• Pulsed radiofrequency. A pulse of radiofrequency heat at 42 degrees Celsius (107.6 degrees Fahrenheit) for two minutes “can get to pain fibers selectively, such as dorsal root ganglia [nerves] without causing damage,” says Dr. Cope. This treatment, which deadens painful nerves, may be helpful for people with disc pain, low back pain or whiplash pain in their neck. “We can go deeper, closer to the spinal cord.”


What’s on the Way?
Research on new pain-fighting drugs, new applications for existing drugs, as well as more effective delivery methods for these drugs that may lower side effects, may give pain specialists more weapons in the near future. Here are some intriguing developments now being studied.

Slow-release anesthetics and opioids through designer liposome cells. Researchers at Children’s Hospital Boston, in a 2009 study funded by the National Institutes of Health, created a specially designed liposome, or drug delivery cell, to carry the potent anesthetic drug saxitoxin. This innovation allows doctors to insert the liposomes into the body so it could slowly release the drug and create a nerve block where inserted, shutting down a painful nerve or nerve cluster for days or weeks, even months.

In addition, a 2011 study at the University of Wisconsin, Madison, showed that inserting liposomes filled with hydromorphone, an opioid, via an epidural into rats with arthritis provided extended pain relief. The rats appeared to have improved function, such as reduced lameness, after the treatment.

Milnacipran (Savella).  A 2011 study in Spain looked at the effectiveness of milnacipran (Savella) a serotonin-norepinephrine reuptake inhibitor (SNRI) at treating chronic arthritis pain in arthritis. The drug was recently approved in the U.S. to treat fibromyalgia, Researchers injected the drug into arthritis-affected rats and found that tests, including paw pressure, proved the drug provided pain relief. They concluded it could be useful for treating pain in chronic, inflammatory arthritis.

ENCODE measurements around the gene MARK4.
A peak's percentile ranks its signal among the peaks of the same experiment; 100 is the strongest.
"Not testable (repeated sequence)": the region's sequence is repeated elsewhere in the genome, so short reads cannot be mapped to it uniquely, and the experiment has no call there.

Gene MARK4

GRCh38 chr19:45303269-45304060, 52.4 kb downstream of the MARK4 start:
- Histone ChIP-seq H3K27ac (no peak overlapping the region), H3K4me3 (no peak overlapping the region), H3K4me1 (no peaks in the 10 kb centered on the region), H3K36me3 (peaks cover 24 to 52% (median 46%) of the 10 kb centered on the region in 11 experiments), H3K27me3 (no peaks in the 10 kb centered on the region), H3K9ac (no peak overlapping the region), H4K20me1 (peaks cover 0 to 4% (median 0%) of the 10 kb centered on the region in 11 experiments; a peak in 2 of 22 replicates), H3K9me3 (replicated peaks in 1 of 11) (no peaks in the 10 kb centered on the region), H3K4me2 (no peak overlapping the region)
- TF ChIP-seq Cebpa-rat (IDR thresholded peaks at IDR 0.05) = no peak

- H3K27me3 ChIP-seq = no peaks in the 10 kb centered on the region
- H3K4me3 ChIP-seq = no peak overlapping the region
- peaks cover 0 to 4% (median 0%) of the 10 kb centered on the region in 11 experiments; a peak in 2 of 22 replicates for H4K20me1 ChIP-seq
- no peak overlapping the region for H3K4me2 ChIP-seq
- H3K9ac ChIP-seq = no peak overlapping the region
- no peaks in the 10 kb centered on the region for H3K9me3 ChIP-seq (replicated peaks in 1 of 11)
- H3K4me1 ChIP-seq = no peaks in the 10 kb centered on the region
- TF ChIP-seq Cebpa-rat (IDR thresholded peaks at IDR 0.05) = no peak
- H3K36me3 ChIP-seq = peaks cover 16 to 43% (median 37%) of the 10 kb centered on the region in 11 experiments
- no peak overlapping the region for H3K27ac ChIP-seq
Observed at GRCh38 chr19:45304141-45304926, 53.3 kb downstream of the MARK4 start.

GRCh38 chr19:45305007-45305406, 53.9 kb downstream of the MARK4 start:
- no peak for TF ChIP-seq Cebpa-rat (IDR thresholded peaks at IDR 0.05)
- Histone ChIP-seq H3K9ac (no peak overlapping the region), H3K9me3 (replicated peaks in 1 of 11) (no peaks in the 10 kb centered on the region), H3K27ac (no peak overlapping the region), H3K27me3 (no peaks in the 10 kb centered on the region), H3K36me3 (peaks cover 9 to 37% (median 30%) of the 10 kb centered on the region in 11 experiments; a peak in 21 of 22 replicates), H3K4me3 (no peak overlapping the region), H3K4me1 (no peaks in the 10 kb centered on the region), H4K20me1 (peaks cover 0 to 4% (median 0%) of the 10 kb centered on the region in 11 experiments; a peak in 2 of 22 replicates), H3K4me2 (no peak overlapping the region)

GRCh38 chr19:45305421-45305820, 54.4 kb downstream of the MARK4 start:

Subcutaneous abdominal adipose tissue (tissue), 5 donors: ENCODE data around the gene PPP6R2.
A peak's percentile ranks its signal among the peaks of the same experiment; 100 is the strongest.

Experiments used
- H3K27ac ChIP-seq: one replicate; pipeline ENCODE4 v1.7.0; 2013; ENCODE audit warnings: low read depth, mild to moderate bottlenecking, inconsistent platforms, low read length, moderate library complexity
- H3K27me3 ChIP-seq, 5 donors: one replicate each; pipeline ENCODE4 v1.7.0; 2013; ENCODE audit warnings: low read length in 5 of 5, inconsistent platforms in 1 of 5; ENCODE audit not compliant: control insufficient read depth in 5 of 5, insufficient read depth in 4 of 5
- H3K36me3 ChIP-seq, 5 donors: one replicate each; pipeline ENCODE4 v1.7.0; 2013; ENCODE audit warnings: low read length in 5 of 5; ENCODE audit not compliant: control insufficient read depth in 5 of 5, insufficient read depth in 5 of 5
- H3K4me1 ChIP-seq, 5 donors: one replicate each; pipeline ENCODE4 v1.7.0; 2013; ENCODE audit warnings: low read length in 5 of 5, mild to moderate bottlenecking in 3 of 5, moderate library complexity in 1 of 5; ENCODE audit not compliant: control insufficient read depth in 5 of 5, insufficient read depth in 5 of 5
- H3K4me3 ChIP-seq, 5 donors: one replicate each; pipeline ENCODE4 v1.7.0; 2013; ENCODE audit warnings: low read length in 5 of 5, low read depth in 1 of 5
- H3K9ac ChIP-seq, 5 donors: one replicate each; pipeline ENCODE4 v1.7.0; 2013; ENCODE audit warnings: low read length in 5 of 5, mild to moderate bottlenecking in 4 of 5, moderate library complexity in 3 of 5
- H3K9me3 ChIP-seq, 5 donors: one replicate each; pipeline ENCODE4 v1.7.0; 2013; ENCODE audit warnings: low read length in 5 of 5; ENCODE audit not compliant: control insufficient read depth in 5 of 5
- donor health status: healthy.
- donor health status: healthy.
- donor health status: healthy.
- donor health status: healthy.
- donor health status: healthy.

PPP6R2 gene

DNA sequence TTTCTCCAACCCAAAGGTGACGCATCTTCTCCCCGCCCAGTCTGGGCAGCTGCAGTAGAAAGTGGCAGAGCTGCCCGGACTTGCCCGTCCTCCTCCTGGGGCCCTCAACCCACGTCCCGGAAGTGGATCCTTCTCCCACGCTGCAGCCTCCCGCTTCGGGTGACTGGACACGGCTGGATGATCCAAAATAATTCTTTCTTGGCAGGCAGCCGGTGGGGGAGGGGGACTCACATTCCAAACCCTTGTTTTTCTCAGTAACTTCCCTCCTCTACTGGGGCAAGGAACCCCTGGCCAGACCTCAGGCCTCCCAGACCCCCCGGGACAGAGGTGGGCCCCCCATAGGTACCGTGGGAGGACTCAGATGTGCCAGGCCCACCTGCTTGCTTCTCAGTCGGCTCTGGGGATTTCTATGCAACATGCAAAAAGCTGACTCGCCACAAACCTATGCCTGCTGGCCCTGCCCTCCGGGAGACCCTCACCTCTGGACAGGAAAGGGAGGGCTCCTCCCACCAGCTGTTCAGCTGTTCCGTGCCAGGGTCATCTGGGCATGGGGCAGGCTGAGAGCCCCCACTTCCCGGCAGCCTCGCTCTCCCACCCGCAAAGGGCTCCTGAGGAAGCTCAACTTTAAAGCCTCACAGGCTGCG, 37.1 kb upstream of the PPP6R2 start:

Venoms and toxins. Some substances used by animals for self-defense are now being studied as methods for fighting painful nerves. Researchers at the University of Queensland in Australia published a study in 2011 looking at the effectiveness of two types of cone snail venom for treating cancer pain. One compound, Xen2174, was used in patients with severe chronic pain and “relieved pain quickly over an extended period of time,” and was well tolerated. Xen2174 is now being studied as a treatment for pain after removal of bunions.

In addition, Chinese researchers at Soochow University School of Pharmacy are studying CTX, a neurotoxin derived from Thailand cobra venom, in rats with inflammatory pain induced in their right hind paws. The results were positive, showing that CTX could reduce sensitivity to pain.

Pamidronate (Aredia). Researchers in Lyon and Valence, France, reported positive results for intravenous bisphosphonates in children with motor impairments who also have osteoporosis. These children have a higher risk of fractures, and often report pain, although pain is not normally associated with osteoporosis. Twelve children received infusions of pamidronate, and researchers observed a decrease in their pain, even total relief in some cases. Adverse effects of the drug were minor and quickly reversed. Identifying children who have osteoporosis and are in pain is key, the doctors stressed, so treatment can begin early to prevent bone loss.